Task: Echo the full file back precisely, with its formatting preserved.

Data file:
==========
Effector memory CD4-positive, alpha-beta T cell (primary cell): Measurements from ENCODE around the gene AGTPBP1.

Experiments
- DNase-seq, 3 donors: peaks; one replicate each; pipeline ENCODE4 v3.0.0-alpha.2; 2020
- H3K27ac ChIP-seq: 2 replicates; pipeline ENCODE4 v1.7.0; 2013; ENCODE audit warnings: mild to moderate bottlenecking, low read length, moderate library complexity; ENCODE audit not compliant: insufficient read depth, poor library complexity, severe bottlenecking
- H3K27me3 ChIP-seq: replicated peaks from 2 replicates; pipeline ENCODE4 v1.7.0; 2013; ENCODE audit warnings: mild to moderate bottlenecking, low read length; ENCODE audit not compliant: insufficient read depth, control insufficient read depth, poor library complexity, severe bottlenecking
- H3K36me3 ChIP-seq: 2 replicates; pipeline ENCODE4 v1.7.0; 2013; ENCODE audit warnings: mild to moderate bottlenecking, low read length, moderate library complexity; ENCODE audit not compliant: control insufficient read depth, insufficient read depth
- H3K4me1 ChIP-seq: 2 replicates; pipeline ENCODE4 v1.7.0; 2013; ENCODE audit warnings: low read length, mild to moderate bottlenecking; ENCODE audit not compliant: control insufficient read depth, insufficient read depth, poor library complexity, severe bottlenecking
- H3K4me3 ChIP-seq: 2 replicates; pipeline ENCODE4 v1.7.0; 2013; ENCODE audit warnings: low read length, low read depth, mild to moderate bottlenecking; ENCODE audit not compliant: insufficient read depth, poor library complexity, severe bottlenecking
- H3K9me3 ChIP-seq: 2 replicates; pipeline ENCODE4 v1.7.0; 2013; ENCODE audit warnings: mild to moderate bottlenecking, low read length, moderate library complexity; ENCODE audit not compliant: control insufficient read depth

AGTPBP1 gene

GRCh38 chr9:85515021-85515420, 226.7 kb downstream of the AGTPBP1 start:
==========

Effector memory CD4-positive, alpha-beta T cell (primary cell): Measurements from ENCODE around the gene AGTPBP1.

Experiments
- DNase-seq, 3 donors: peaks; one replicate each; pipeline ENCODE4 v3.0.0-alpha.2; 2020
- H3K27ac ChIP-seq: 2 replicates; pipeline ENCODE4 v1.7.0; 2013; ENCODE audit warnings: mild to moderate bottlenecking, low read length, moderate library complexity; ENCODE audit not compliant: insufficient read depth, poor library complexity, severe bottlenecking
- H3K27me3 ChIP-seq: replicated peaks from 2 replicates; pipeline ENCODE4 v1.7.0; 2013; ENCODE audit warnings: mild to moderate bottlenecking, low read length; ENCODE audit not compliant: insufficient read depth, control insufficient read depth, poor library complexity, severe bottlenecking
- H3K36me3 ChIP-seq: 2 replicates; pipeline ENCODE4 v1.7.0; 2013; ENCODE audit warnings: mild to moderate bottlenecking, low read length, moderate library complexity; ENCODE audit not compliant: control insufficient read depth, insufficient read depth
- H3K4me1 ChIP-seq: 2 replicates; pipeline ENCODE4 v1.7.0; 2013; ENCODE audit warnings: low read length, mild to moderate bottlenecking; ENCODE audit not compliant: control insufficient read depth, insufficient read depth, poor library complexity, severe bottlenecking
- H3K4me3 ChIP-seq: 2 replicates; pipeline ENCODE4 v1.7.0; 2013; ENCODE audit warnings: low read length, low read depth, mild to moderate bottlenecking; ENCODE audit not compliant: insufficient read depth, poor library complexity, severe bottlenecking
- H3K9me3 ChIP-seq: 2 replicates; pipeline ENCODE4 v1.7.0; 2013; ENCODE audit warnings: mild to moderate bottlenecking, low read length, moderate library complexity; ENCODE audit not compliant: control insufficient read depth

AGTPBP1 gene

GRCh38 chr9:85515021-85515420, 226.7 kb downstream of the AGTPBP1 start: